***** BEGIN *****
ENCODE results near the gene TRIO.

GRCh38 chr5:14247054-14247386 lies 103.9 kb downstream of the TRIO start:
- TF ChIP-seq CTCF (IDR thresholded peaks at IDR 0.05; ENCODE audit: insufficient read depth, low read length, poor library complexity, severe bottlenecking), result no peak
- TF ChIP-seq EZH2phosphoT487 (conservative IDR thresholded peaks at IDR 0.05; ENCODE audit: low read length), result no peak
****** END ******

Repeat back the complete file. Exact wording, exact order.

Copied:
ENCODE results near the gene TRIO.

GRCh38 chr5:14247054-14247386 lies 103.9 kb downstream of the TRIO start:
- TF ChIP-seq CTCF (IDR thresholded peaks at IDR 0.05; ENCODE audit: insufficient read depth, low read length, poor library complexity, severe bottlenecking), result no peak
- TF ChIP-seq EZH2phosphoT487 (conservative IDR thresholded peaks at IDR 0.05; ENCODE audit: low read length), result no peak